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    I use to load my Sprint like that, but taller. Had my lady onboard. After a 3,000 mile road trip she said I needed a bigger bike.
    #52
  13. OrangeDreamCycler

    OrangeDreamCycler .......Explorer of Options.......

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    Sometimes I don't even pitch the Tent for an overniter
    If i'm staying a few days ill pitch it. Shaves a lot of time
    On leaving in the mornings. I have an air mattress, ground cloth & gortex bivouac bag that take care of business.. ODC.
    image.jpg
    Happy Camping.
    #53
  14. Golden955

    Golden955 Been here awhile

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    It's a 99 ST, picked it up three years ago with 3.8k on the odometer for $2,800. Besides the plastic fuel connectors failing on me (luckily at home), it's been flawless. At 6'2" I think it's the perfect size for me, can't convince the wife to join me on my trips, not that I try too hard; ) I would buy that model again in a heartbeat, the later year versions aren't as stretched out and my knees aren't getting any younger.
    #54
  15. GunNut37086

    GunNut37086 Been here awhile

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    I slept on the ground with just a blanket that I kept in my trunk when I was younger. Decided to spoil myself by adding a hammock and rain fly to that blanket later.

    Now that I'm old and soft, if I can't have my tent, sleeping pad, sleeping bag, and a pillow, I'll just rent a motel. LOL Anyone my age sleeping on the ground and or just a tarp has my respect.
    #55
  16. ibgary

    ibgary Long timer

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    I had the same yr. I put about 20 k on mine in two yrs. Fantastic bike. It gave me no trouble. I replaced a light bulb. The millage was always around 50. Didnt matter if i was on a 2 lane at 50 or 2 up crossing Nevada at 95. Enjoy, your wife woundnt like it anway.

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    #56
  17. tallpaul63

    tallpaul63 Long timer

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    I'm working on a sleeping kit that could fairly be described as minimal. It will work for bicycle touring, and for ultra light motorcycle touring when I want to keep my baggage really small and light. I have a bivy sack ordered, a light down sleeping bag, a Tyvek ground sheet, a tarp that can be set up as an A-frame shelter with a ridge line, and an Exped inflatable mattress. Should be less than five pounds all told, and it will fit in a very small duffle.

    I am aware of the limitations. If there are mosquitos around, I will need to add a bug net. I won't have a camp chair, or cooking gear. If the weather is really stormy, I'd prefer to have a good tent. Still, I like the idea of having the ability to camp if the weather and location are good, and I like to have a "bail out" option whenever I travel, for that day when there's no room at the inn, or your other plans fall through. If I was on a dedicated camping trip, I'd have a more luxurious packing list that makes more sense. The bike doesn't really feel the extra ten pounds.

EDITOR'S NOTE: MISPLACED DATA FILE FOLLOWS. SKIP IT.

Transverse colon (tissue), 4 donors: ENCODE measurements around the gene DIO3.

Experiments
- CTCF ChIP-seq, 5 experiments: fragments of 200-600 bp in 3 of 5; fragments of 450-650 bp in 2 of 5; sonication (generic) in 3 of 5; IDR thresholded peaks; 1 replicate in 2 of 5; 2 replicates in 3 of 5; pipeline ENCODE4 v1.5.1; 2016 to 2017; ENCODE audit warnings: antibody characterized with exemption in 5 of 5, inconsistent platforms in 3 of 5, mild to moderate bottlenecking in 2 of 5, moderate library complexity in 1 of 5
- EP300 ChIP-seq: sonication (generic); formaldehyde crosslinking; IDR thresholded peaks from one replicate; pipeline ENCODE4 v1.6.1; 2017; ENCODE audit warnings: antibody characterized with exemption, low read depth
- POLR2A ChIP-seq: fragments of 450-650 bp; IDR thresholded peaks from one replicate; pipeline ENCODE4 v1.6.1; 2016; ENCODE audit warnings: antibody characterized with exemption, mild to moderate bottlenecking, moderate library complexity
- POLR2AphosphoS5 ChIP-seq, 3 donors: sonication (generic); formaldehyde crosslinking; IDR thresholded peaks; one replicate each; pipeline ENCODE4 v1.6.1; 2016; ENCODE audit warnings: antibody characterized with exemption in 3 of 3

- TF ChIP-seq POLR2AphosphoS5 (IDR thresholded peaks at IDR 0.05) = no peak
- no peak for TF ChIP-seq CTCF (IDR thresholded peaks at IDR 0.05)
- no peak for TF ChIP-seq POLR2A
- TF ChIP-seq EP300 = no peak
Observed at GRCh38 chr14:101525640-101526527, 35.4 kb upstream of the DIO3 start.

I'll try this on some 70/30 road trips: 70% hotels/hostels etc, and 30% camping. We'll see how I like it.
    #57
  18. Eigerhiker

    Eigerhiker "This is an Adventure"

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    When I was younger and living in Montana I would put a medium size duffle on the back of the DRZ400 and ride into the mountain for multi-day adventures. Only carried clean underwear, hygiene supplies, tools, camping gear and two thermoses. The camping gear was an inflatable pad, sleeping bag and a tarp with cord to use as a ridgeline to keep the morning dew off. The thermoses carried something warm for the morning and water for drinking. I would fill them in town before I settled for the night somewhere.

    Now that I'm older and have achy joints, I travel on a 600 pound adventure bike with panniers, top box and a duffel on the rear seat. all carrying high quality camping gear designed for maximum comfort. But in reality I mostly just stop at a hotel at the end of the day. Only deploy the camping gear when I find that "perfect" spot.

    The old days were more simply and just as fun if not a little funner :-)
    #58
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  19. jonz

    jonz Miles are my mantra

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    I carried something close to that setup for desert camping for years. I carried a 3/4 length Thermarest which is probably a little smaller and lighter than the Exped. Also, if you oversize the Tyvek ground sheet (mine was around 8'X10') you can ditch the extra tarp and during crummy weather it can serve as a tarp/ground cloth.
    [​IMG]
    This setup seems to drive some inmates crazy as they are worried the tarp will catch a gust of wind and topple the bike over on me. To placate them, don't do it in wind and use something else like the fence posts if available. :fpalm

    Here's the mosquito net I carried with that setup:
    https://www.campmor.com/c/coghlans-hikers-mosquito-net-86660
    Only weights 5 ounces
    #59
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  20. bnschroder

    bnschroder Adventurer

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    [​IMG]
    Hammock, extra large tarp, pad and sleeping bag - I like being off the ground


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    #60